Digital fabrication informs ceramics decorative process
Pioneer Young Kim blends his classical arts background with digital fabrication to create a ceramic project that incorporates 3D printing.
During the past school year at Hewitt School, a K-12 girls private school located in New York, I was given the chance to combine my two teaching backgrounds: technology and visual arts. The interdisciplinary curriculum was a natural transition for me to combine my prior arts education background, new digital fabrication techniques, and ceramics. The focus would be to merge technology and hands-on three dimensional design and fabrication. The Art Department’s middle school curriculum for 7th and 8th grade worked on a rotation of Studio Art, 3D Art, Digital Art, and a 8th grade spring semester intermediate level course. The intermediate level course was picked by the students to further explore a visual arts topic of their choice. I led the students through a two-part project incorporating 1) web-based tools, 3D modeling, 3D printing; 2) slab built geometric clay boxes, surface decoration, and glazing. I’d like to share some of the main procedures (see 3D Printed Pattern Stamp & Ceramic Box lesson) and reflections on the project.
The middle school students are assigned a Chromebook for use in school and at home, so all the digital tools needed to be web-based. Tinkercad would be the main tool for designing the pattern stamp, but I needed other tools to create the pattern image and file convertor. The procedures for saving, retrieving, and converting the files needed to be specific for the Chrome OS because the “File Browser” is an infrequently used feature on the Chromebooks. There was some confusion on how and where files were saved, but the students were able to help each other out. The majority of the students were confident in creating 3D models of a stamp handle and body. The challenging part was modifying the imported SVG file, especially proportionally scaling down and raising the pattern object onto the surface of the stamp. A technical challenge I faced while 3D printing the stamps was losing the pattern lines on the stamps. We were able to resolve this issue by duplicating and shifting the pattern lines in the 3D model. Overall, all the students successfully created unique stamps to use with their clay boxes.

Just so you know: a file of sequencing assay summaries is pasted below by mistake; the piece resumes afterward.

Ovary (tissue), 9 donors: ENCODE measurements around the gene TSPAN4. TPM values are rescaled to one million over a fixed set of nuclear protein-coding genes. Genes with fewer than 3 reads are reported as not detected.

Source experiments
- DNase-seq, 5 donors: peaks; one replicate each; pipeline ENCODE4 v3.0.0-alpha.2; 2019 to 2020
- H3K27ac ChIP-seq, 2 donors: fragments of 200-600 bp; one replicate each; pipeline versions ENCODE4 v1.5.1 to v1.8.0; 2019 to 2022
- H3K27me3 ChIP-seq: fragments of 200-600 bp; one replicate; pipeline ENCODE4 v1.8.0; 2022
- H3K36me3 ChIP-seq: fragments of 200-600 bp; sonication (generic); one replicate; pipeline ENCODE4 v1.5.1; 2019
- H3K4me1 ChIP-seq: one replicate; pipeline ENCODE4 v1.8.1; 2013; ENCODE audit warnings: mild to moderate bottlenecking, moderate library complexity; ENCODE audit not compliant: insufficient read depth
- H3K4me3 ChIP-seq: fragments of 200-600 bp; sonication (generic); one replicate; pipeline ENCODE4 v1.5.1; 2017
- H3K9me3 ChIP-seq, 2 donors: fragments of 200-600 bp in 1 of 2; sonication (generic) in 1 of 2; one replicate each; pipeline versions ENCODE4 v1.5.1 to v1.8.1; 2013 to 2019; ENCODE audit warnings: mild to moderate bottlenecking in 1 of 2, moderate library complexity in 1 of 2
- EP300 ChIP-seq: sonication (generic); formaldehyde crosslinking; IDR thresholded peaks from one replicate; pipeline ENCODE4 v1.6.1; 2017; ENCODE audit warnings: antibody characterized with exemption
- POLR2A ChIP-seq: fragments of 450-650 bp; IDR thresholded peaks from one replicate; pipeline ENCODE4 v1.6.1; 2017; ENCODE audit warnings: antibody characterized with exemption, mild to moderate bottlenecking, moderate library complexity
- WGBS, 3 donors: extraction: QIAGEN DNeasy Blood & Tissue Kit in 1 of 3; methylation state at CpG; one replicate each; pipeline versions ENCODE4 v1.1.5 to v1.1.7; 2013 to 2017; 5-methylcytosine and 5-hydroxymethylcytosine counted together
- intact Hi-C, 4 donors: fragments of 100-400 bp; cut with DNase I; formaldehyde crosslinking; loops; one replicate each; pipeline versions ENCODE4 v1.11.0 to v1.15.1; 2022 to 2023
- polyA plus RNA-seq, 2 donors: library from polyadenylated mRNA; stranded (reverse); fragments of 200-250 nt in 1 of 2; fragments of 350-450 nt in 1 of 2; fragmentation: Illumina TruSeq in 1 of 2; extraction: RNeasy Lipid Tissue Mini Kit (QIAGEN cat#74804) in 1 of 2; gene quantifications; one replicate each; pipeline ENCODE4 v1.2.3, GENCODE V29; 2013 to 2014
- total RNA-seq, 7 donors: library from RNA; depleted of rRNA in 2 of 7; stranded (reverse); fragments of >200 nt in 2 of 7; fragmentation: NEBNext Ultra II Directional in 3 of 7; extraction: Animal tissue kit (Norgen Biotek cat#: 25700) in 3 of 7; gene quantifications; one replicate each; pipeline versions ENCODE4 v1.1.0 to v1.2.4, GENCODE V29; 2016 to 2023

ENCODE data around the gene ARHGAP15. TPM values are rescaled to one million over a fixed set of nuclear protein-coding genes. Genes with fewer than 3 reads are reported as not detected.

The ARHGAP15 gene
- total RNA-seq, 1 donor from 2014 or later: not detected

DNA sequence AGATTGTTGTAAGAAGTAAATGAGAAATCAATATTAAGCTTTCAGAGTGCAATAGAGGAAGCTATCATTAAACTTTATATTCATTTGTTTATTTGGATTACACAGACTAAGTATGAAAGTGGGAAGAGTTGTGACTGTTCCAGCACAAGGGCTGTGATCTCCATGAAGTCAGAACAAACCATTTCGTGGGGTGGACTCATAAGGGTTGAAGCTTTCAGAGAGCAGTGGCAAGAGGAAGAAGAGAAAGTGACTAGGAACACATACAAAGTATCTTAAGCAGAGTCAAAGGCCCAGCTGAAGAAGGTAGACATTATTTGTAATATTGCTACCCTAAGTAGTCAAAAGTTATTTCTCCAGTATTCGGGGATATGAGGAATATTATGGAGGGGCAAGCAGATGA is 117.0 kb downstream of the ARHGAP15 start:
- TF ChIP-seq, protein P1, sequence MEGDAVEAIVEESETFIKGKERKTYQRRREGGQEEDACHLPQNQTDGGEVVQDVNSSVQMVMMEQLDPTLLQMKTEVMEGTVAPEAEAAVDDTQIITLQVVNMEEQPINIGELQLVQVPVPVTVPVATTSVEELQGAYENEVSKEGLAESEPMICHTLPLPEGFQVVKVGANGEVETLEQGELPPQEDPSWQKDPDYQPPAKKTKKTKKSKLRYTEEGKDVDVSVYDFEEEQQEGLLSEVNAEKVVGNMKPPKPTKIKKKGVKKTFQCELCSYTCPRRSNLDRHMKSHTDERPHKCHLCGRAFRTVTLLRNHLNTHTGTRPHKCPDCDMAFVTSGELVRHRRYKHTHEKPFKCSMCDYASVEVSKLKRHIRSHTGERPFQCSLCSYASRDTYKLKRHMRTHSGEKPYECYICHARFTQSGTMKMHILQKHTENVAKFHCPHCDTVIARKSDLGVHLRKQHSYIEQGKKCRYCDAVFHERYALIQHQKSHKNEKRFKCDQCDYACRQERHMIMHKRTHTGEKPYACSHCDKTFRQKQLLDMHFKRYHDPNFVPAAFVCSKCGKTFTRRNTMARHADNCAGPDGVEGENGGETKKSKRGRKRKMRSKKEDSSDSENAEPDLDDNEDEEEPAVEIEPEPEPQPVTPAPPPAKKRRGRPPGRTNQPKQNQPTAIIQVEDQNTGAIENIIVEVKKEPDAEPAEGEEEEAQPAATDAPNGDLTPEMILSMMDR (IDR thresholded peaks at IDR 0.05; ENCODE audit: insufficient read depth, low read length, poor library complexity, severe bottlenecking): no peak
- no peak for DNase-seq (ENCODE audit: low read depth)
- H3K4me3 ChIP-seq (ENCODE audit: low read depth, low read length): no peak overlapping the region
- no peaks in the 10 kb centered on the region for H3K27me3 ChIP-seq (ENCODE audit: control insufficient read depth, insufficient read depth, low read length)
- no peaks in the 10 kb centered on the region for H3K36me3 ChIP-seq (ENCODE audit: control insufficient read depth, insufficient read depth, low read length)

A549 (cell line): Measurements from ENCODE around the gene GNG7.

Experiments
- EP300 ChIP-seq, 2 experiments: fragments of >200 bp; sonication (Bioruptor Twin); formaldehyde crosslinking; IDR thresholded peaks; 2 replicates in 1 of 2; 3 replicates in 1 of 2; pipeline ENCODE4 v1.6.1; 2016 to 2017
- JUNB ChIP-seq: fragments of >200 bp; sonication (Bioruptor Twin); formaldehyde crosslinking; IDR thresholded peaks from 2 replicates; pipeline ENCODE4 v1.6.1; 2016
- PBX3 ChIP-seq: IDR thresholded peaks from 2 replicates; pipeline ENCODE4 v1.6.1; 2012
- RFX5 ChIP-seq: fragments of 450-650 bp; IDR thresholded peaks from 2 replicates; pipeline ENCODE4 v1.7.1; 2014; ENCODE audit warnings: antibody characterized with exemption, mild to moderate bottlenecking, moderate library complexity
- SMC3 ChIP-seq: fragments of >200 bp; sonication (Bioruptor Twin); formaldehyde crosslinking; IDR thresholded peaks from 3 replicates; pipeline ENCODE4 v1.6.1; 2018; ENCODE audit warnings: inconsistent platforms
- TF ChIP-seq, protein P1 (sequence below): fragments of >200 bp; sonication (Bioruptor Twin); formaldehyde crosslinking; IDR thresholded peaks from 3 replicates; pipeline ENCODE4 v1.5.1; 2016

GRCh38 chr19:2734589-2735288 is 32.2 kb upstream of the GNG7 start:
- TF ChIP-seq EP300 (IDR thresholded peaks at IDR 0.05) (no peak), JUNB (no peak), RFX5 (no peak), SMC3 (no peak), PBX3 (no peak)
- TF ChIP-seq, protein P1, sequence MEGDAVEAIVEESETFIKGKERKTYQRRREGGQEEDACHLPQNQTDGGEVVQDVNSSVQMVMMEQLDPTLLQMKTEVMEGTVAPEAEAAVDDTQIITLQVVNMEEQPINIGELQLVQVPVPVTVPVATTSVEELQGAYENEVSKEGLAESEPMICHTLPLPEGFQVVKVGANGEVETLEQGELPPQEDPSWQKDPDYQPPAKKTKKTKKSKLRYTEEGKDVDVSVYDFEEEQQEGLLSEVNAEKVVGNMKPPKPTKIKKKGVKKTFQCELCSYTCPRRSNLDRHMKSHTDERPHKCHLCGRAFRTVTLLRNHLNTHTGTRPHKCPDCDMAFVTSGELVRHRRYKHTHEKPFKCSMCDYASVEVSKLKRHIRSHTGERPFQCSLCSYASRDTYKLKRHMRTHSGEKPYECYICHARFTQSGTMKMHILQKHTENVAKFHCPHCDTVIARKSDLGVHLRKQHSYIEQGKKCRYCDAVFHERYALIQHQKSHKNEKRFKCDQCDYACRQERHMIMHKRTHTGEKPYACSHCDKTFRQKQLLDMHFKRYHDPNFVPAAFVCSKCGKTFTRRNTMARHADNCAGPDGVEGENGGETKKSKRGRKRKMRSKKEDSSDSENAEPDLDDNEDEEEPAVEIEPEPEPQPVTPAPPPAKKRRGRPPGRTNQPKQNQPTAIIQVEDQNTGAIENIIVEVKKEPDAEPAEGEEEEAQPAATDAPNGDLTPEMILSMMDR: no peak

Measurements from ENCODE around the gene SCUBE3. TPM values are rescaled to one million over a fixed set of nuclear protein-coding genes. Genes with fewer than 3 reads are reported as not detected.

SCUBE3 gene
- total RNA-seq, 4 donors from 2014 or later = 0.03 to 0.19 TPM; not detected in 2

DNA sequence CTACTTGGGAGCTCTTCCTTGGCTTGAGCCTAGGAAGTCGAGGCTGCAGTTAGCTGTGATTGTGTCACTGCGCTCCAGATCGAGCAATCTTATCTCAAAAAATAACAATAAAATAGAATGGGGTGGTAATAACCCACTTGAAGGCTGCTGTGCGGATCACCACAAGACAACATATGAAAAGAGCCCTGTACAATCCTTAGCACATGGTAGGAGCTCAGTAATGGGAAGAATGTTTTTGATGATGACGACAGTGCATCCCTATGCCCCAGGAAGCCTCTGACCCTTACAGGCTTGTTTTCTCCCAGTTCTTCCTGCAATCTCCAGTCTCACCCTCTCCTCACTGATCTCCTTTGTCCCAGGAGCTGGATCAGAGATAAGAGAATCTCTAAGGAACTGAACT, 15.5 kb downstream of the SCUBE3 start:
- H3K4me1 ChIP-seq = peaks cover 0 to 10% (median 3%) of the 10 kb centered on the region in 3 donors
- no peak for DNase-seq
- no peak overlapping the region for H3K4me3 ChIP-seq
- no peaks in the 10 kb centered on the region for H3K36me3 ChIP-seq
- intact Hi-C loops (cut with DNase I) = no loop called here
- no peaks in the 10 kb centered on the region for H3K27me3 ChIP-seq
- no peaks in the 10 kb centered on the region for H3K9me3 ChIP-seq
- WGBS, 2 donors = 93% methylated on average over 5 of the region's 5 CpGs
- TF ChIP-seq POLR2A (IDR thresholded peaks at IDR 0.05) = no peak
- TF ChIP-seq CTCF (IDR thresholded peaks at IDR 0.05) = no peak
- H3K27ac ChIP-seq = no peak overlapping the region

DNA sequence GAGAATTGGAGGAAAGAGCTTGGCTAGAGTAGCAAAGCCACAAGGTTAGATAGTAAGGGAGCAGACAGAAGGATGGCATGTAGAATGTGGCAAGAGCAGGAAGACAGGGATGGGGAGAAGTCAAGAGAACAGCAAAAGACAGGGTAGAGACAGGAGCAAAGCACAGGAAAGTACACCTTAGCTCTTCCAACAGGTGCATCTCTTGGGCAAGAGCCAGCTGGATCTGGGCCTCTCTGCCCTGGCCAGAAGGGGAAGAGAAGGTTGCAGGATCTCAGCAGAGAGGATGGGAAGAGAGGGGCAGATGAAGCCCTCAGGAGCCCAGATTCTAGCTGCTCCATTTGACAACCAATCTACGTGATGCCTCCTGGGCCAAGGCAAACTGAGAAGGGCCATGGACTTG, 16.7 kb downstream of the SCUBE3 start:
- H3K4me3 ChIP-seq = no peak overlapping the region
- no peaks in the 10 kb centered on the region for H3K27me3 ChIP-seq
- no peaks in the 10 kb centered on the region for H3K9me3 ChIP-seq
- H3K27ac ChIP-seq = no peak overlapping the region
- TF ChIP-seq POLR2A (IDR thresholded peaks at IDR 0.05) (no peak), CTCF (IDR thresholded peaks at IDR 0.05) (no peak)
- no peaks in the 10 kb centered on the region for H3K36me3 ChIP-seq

It has been quite a while since I’ve taught and fired ceramic projects, so I was nervous whether any of the projects would blow up. Having a tight timeline did not help much either. In order to make sure the students had a general idea of the slab building process, I organized videos for them to watch on YouTube and had them take notes in their sketchbooks. This helped when it came to my live demonstration because I was assured they had a sense of what I was talking about. Reinforcing the instruction in different ways really helped make the studio time as efficient as possible. As the students worked, they faced some difficulty with getting the pattern imprinted on the clay surface. My students were expecting a perfect impression result from the first attempt. This final decorative step proved to be the most significant learning experience for some of my students. Every other procedure was controlled and tested before I taught it to them, but never could I have planned the perfect lesson on how to finesse their manual dexterity and pressure to make an impression into clay. This moment helped me realize the learning gap that exists in today’s manicured learning experiences. Due to so many different constraints (ie. time, funding, material waste, performance expectation) students lack the chance to familiarize themselves with the material, its nuanced properties, and their physical application of force onto it. This coming school year a new makerspace is coming online which will give my team a dedicated space to expand the technology curriculum. With this in mind, our school projects will always be planned out so as to have learning successes, but we also need to plan for opportunities to learn processes and time to explore the materials.